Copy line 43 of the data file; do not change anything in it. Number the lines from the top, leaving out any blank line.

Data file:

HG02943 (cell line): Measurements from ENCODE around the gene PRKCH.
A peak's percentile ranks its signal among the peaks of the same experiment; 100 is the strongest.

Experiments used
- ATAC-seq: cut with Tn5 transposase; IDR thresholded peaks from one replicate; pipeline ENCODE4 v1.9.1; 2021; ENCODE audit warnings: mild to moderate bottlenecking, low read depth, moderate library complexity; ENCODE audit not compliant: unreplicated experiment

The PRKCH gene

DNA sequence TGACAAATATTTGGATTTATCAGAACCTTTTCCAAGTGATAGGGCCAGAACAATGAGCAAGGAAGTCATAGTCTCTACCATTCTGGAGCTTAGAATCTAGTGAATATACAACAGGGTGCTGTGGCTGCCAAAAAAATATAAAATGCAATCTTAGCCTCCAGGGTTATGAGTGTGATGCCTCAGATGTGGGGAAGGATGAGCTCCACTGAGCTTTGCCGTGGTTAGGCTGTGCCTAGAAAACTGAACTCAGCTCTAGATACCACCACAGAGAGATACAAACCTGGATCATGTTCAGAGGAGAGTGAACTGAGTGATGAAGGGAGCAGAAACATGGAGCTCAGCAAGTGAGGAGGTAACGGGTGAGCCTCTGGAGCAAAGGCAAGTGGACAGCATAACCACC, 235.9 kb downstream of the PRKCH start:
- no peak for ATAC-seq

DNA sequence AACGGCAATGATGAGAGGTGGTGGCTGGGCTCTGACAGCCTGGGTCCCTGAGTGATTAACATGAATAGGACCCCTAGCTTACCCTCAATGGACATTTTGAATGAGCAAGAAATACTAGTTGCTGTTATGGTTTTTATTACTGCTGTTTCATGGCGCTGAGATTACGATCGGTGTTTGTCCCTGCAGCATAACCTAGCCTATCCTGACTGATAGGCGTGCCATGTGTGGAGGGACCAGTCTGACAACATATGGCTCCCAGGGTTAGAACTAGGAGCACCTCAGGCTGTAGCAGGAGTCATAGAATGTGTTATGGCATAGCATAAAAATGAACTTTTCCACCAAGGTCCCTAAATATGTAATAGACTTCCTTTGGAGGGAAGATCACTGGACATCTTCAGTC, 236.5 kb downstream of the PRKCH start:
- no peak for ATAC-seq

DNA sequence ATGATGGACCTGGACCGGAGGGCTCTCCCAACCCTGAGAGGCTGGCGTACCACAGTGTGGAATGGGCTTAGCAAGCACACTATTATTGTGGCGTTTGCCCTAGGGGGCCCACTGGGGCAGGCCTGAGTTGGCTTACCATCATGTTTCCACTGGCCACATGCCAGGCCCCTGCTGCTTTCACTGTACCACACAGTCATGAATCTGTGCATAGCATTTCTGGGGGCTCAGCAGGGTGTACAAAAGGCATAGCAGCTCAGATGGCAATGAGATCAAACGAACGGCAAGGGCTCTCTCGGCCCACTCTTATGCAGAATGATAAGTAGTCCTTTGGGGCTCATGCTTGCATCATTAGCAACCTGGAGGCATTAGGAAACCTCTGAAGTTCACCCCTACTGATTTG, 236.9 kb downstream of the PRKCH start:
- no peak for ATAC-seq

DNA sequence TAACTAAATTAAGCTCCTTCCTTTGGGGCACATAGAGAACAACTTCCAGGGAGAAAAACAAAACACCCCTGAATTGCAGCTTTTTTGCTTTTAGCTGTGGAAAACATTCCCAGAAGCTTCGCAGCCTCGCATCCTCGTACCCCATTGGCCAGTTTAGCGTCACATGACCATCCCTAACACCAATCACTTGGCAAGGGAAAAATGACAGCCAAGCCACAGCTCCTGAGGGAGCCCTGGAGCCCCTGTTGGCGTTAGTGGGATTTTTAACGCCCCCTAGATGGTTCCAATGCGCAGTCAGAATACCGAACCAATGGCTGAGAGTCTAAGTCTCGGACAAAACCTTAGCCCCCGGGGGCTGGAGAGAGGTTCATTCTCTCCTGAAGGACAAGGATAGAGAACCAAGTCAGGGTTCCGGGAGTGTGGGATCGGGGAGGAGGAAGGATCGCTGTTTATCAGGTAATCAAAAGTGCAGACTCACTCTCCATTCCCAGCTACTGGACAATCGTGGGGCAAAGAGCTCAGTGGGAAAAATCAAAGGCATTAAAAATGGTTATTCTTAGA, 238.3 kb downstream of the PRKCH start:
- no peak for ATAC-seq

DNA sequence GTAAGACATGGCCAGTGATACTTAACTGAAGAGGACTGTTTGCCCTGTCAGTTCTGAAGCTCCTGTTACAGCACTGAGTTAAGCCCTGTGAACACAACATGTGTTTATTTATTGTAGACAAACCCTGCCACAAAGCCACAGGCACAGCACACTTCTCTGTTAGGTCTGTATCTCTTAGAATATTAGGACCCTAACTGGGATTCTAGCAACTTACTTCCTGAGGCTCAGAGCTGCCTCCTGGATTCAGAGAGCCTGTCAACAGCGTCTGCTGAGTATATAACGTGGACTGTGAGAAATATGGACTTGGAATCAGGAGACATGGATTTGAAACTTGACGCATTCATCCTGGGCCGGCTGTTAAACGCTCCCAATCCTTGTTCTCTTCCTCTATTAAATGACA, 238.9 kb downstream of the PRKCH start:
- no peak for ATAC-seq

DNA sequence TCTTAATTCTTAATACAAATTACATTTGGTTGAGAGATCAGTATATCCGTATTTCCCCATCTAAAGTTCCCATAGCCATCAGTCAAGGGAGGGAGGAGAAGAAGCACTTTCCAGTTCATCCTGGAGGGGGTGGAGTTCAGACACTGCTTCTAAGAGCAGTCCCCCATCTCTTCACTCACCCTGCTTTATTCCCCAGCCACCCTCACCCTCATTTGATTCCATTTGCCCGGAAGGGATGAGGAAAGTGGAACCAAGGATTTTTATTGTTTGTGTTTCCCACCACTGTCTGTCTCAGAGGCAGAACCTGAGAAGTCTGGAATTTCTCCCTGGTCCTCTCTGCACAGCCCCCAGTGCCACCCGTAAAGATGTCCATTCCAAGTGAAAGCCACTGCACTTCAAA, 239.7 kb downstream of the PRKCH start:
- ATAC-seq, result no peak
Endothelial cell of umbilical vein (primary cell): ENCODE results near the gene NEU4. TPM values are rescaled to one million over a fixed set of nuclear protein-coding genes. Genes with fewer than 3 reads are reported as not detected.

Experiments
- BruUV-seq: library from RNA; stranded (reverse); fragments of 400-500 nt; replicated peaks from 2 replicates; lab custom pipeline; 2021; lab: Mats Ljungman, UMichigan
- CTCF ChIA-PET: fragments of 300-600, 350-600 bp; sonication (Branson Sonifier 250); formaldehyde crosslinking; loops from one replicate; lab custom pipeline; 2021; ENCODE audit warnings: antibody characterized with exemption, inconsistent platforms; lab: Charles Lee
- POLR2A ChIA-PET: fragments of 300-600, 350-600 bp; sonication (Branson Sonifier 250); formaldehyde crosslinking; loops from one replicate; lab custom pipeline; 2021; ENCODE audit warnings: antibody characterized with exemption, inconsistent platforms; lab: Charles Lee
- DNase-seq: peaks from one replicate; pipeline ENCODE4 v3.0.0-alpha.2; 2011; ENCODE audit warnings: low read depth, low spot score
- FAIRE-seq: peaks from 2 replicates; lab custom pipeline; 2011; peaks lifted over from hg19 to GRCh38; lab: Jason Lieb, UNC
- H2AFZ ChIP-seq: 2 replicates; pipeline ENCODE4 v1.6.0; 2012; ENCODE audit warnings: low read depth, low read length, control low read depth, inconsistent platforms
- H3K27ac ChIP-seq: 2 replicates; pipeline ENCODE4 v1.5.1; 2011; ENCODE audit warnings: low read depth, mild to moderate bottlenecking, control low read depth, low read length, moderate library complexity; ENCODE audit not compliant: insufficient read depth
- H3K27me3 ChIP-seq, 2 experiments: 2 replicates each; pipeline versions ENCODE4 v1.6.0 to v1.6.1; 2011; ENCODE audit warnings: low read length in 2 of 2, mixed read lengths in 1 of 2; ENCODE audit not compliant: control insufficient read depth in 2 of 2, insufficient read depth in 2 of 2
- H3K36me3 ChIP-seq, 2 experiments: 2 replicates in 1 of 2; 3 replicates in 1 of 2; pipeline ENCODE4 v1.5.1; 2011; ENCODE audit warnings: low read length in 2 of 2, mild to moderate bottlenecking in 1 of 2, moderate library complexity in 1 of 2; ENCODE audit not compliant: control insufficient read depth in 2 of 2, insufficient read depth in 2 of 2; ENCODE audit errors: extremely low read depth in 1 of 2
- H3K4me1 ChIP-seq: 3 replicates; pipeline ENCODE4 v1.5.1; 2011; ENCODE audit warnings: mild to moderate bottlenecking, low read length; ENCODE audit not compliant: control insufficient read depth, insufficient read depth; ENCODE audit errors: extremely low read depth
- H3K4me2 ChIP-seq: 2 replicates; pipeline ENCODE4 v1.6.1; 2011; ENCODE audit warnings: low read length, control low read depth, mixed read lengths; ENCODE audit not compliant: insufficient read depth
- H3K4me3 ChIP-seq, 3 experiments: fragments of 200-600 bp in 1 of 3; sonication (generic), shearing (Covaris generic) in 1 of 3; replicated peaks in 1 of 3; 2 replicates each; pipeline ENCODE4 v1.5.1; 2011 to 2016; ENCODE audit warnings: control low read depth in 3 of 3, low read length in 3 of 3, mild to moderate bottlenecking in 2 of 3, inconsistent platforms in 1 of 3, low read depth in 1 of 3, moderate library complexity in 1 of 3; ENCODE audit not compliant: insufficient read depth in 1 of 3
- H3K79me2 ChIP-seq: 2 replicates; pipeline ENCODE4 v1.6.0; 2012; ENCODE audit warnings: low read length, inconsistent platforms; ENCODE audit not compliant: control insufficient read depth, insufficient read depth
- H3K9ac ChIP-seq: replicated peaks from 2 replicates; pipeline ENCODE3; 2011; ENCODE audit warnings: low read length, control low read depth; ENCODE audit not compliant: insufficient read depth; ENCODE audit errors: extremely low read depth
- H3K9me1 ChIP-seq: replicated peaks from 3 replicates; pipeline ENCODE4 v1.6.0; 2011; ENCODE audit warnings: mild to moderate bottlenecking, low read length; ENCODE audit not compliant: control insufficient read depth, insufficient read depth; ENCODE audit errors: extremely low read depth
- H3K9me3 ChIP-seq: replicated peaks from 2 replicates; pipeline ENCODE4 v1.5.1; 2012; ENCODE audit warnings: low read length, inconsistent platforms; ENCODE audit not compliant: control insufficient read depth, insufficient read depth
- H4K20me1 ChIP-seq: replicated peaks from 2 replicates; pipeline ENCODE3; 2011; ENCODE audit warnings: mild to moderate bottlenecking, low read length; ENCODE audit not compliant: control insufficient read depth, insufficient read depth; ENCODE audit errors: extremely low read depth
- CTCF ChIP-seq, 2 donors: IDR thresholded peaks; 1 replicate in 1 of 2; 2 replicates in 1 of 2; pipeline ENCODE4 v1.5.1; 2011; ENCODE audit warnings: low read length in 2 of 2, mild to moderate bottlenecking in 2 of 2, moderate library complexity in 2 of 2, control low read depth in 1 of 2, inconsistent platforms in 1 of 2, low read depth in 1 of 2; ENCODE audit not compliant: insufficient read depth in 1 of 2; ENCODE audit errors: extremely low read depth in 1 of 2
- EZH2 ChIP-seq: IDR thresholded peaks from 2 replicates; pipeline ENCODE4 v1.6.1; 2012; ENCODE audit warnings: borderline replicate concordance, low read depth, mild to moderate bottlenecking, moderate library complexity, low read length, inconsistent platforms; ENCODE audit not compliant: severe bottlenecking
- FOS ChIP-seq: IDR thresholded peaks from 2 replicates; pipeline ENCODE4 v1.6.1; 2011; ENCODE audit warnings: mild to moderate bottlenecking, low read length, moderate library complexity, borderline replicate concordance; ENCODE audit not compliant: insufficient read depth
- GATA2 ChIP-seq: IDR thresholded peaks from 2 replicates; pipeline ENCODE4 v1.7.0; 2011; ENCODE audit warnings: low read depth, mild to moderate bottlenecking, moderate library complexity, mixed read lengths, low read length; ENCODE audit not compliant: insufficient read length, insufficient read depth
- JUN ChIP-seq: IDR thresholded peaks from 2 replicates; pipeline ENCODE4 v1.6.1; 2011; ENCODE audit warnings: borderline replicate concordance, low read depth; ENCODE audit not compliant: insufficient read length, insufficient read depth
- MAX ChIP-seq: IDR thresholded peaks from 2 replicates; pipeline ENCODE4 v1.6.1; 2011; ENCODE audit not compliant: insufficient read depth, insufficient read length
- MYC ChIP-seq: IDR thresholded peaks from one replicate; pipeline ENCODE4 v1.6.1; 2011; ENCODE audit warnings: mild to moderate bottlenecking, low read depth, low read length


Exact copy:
- MYC ChIP-seq: IDR thresholded peaks from one replicate; pipeline ENCODE4 v1.6.1; 2011; ENCODE audit warnings: mild to moderate bottlenecking, low read depth, low read length